Airlines including Easyjet and Wizz Air have cancelled dozens of flights as UK air travel disruption continues.
Easyjet said it had cut 80 flights on Sunday, and apologised to customers for the disruption.
Transport Secretary Grant Shapps told the BBC the aviation industry cut too many jobs during the coronavirus pandemic and it must not oversell flights. He said he wanted airlines to automatically compensate passengers.
Passengers have faced a raft of UK flight cancellations causing disruptions for many families on half-term holidays.
Easyjet said it had cancelled about 80 flights on Sunday “due to the ongoing challenging operating environment”.
“We are very sorry and fully understand the disruption this will have caused for our customers,” the airline said, adding it was doing everything possible to get passengers to their destinations.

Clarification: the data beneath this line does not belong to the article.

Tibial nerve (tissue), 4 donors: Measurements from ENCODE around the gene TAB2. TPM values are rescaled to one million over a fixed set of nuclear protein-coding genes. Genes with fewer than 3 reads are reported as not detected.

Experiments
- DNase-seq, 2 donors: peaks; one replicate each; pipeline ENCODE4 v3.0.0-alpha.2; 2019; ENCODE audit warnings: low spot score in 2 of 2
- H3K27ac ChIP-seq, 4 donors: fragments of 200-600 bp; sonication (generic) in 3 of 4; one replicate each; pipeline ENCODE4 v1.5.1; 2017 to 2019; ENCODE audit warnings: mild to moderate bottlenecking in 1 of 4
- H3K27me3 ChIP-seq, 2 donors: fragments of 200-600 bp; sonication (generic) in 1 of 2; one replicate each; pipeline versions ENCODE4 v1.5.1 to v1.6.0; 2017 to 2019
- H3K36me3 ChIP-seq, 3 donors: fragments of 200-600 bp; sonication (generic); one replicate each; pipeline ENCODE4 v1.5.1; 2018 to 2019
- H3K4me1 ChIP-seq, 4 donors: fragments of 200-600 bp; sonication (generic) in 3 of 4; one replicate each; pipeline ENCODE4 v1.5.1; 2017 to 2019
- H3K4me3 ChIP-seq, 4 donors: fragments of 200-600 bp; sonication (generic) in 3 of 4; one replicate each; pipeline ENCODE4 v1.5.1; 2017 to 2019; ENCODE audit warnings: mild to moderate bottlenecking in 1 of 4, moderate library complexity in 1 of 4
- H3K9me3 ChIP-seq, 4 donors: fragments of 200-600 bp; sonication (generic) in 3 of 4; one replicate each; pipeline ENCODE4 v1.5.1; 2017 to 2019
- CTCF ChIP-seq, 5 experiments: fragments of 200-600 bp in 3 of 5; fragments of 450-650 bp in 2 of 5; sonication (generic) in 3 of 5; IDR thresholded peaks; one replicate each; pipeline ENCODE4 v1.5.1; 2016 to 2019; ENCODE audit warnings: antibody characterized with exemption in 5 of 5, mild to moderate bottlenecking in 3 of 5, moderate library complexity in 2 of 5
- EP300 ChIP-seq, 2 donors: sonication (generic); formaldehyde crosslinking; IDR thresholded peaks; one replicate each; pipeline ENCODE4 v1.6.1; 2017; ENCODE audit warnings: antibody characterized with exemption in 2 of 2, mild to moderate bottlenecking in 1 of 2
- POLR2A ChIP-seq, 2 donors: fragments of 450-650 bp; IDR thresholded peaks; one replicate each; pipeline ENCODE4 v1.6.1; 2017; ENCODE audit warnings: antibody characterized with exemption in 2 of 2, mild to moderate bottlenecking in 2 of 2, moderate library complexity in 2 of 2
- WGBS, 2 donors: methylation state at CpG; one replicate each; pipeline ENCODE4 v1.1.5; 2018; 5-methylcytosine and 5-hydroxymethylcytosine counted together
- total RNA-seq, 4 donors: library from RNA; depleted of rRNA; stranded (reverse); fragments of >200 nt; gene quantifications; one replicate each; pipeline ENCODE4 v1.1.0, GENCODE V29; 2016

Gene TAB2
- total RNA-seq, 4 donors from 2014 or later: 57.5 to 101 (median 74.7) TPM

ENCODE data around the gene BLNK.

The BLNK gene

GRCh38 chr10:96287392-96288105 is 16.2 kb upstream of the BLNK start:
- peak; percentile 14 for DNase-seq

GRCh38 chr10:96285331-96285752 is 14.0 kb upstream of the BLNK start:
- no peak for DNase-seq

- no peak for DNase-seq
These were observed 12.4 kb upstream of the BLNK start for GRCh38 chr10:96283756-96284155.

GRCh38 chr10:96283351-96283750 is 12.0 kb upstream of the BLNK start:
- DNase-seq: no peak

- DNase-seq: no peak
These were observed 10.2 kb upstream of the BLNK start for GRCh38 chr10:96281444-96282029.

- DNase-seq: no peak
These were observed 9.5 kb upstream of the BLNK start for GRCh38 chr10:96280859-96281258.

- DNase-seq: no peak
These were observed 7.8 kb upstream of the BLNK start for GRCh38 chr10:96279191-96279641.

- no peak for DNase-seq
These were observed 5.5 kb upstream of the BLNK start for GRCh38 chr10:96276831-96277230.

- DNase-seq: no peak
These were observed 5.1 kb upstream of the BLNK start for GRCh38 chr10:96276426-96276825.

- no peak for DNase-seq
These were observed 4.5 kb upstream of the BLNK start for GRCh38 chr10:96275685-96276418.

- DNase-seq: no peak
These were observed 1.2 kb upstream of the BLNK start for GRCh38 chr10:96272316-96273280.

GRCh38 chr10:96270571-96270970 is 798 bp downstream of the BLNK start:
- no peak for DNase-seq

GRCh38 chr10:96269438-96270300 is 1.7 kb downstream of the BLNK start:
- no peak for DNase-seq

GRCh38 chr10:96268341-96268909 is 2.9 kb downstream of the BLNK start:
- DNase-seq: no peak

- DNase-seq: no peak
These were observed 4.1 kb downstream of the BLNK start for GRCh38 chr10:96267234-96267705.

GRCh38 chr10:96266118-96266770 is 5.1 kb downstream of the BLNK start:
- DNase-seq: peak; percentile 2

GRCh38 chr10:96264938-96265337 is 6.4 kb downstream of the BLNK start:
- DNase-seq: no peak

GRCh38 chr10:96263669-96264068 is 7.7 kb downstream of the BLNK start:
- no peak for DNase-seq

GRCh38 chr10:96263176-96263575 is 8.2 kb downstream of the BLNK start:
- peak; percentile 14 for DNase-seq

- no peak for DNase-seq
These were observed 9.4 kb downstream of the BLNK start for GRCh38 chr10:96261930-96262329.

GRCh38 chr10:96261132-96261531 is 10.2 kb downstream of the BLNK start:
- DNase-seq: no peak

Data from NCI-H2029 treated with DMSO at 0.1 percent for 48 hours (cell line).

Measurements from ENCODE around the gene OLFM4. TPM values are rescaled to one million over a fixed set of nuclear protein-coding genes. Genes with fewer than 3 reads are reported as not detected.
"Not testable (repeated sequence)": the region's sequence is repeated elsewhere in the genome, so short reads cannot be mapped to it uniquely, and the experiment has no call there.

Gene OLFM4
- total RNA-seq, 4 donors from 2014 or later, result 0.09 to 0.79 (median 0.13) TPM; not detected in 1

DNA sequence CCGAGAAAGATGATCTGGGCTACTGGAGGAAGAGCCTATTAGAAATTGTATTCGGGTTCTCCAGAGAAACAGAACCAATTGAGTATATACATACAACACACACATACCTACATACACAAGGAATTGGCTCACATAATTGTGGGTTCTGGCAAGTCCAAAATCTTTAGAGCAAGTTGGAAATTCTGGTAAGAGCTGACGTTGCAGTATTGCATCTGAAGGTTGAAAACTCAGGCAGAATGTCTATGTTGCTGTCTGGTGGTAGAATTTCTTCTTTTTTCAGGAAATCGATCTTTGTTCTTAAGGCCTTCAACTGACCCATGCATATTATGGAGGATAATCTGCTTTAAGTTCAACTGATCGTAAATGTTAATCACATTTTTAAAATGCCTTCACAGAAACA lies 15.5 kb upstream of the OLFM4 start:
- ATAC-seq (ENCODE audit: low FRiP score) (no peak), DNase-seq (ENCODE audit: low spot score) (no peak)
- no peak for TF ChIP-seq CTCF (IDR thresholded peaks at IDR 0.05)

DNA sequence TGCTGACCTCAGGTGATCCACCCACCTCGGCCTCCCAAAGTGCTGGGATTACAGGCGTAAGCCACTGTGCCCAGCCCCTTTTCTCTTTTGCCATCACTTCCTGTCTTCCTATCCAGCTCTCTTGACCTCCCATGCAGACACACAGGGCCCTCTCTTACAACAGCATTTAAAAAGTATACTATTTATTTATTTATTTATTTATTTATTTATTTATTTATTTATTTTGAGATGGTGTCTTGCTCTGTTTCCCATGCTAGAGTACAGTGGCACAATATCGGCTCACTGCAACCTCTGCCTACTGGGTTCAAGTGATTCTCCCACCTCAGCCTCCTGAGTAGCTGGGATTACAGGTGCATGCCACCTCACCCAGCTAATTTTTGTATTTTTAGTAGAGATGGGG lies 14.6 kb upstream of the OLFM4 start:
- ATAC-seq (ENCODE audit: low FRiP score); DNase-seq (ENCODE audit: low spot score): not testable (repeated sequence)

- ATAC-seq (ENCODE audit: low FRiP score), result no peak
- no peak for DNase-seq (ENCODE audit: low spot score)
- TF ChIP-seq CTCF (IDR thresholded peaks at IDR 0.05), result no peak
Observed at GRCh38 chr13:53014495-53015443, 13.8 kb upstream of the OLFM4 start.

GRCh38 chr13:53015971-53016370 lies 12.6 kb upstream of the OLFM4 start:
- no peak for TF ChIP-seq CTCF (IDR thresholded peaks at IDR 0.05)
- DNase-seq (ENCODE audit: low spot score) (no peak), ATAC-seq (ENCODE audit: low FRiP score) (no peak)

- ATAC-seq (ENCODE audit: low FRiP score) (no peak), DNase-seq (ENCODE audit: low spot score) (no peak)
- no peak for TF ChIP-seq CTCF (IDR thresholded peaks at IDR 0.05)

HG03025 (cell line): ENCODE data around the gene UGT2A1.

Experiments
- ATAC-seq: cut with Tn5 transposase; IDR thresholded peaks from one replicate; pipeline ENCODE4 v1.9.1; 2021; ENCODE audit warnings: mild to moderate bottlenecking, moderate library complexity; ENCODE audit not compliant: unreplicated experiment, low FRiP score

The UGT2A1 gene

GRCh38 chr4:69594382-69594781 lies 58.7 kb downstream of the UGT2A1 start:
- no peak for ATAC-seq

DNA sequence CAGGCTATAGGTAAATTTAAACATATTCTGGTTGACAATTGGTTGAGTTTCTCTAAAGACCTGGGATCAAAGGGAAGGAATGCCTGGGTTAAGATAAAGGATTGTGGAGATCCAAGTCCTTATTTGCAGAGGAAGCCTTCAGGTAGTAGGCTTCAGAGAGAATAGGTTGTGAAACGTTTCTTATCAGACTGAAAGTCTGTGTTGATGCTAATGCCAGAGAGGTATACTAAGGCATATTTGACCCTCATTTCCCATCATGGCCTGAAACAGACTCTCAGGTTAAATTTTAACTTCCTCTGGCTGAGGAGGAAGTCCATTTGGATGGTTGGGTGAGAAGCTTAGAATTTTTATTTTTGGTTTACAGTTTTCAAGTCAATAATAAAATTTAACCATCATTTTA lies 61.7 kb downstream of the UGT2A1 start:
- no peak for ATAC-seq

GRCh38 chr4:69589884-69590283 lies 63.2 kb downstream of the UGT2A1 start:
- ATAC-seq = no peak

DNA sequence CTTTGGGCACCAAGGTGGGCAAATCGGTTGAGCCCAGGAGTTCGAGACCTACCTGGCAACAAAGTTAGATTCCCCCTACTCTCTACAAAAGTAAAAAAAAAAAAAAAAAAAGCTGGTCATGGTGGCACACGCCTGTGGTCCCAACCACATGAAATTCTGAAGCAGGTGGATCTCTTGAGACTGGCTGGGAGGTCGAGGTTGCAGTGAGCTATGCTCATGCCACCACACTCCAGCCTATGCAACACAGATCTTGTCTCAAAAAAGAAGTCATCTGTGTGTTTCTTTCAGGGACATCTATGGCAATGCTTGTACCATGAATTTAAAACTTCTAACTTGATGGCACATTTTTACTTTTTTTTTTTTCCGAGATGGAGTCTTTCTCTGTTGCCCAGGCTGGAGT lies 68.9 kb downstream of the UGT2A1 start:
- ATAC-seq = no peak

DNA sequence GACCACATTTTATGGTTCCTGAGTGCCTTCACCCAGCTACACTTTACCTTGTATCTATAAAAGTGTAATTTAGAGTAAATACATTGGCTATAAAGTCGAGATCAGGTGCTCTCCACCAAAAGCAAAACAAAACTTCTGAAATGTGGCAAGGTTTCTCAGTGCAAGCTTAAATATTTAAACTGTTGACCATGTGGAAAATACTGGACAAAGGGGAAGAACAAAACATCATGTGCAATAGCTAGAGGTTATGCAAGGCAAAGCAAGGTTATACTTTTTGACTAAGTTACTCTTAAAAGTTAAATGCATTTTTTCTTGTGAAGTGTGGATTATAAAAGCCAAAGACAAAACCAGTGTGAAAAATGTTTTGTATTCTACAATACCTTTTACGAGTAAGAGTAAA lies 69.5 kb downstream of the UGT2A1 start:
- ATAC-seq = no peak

It said it had extended its customer service opening hours from 07:00 to 23:00, and was helping those affected find hotel accommodation.
Mr Shapps told BBC One’s Sunday Morning programme that labour shortages were behind the travel disruption, resulting in airlines “finding it difficult to get people on board”.
“When someone has bought a ticket for a flight, they’ve every right to expect that flight will take off, and not find that flight has been cancelled,” he said.
“Airlines should be cautious about not overselling those flights, [and] where there are problems they need to fix them quickly.”
He said the government had provided £8bn of support to the sector during the pandemic, along with furlough support, so decisions to cut staff had been made by the industry.
Mr Shapps added that airlines had “cut too deep” during the coronavirus pandemic.
“Clearly [the airlines] have been taken by surprise by the way in which people have returned to travel after two years of being locked down,” he said.
He added that he wanted a “proper charter” for passengers so they could get “quick and straightforward compensation or be put on other flights”.
Mr Shapps said he wanted a similar system to “Delay Repay” train passenger refunds “where it’s an automated process”.